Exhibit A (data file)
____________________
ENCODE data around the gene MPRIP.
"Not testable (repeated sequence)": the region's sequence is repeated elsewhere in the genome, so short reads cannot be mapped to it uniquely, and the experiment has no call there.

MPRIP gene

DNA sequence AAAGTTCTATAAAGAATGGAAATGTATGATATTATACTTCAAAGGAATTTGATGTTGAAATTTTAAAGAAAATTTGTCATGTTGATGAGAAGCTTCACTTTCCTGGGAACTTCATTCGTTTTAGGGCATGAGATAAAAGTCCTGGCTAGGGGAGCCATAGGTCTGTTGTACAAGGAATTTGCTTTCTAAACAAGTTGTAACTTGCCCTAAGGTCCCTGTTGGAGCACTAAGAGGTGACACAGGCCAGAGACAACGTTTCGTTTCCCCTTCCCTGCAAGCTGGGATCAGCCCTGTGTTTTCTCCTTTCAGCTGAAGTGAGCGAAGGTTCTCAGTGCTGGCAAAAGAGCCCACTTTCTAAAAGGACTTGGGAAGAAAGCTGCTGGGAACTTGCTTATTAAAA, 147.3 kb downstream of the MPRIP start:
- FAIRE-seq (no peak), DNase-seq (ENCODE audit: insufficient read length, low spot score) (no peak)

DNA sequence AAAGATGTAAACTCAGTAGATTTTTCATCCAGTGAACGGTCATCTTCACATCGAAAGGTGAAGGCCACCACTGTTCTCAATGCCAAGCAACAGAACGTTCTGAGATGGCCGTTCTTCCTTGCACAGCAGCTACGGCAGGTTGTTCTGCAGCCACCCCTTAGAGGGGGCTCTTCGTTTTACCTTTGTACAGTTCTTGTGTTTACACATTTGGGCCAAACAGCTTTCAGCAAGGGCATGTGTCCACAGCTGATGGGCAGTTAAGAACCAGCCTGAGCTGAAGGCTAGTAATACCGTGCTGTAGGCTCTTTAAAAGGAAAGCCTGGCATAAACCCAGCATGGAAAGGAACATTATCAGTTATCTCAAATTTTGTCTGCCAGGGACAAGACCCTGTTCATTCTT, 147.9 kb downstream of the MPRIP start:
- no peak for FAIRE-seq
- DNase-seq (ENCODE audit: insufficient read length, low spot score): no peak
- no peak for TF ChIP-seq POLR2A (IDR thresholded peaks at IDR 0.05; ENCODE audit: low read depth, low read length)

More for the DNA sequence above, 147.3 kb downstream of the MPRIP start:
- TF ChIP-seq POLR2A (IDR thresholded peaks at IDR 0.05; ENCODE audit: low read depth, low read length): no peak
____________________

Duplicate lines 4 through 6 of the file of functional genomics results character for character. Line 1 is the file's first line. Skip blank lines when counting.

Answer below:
DNA sequence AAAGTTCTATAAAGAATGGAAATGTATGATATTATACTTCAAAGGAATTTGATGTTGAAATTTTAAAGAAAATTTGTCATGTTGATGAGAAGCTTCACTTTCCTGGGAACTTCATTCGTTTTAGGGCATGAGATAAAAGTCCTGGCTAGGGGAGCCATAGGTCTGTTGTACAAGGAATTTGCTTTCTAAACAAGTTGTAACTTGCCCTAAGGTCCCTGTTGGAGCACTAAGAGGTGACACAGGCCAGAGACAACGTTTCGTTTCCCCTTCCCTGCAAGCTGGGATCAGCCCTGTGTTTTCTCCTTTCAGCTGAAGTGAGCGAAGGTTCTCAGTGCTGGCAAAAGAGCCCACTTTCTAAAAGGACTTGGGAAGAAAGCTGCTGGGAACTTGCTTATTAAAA, 147.3 kb downstream of the MPRIP start:
- FAIRE-seq (no peak), DNase-seq (ENCODE audit: insufficient read length, low spot score) (no peak)

DNA sequence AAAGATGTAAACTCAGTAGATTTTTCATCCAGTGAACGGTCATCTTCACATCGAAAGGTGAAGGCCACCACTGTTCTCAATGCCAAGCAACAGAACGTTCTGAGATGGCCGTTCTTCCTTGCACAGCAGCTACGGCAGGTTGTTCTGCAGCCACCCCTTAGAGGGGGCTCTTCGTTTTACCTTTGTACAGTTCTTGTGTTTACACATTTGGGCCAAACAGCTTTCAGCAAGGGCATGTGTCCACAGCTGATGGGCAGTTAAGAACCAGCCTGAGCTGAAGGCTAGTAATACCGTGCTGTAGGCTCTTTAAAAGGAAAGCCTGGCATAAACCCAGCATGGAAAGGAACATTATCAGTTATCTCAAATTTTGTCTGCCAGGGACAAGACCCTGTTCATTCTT, 147.9 kb downstream of the MPRIP start: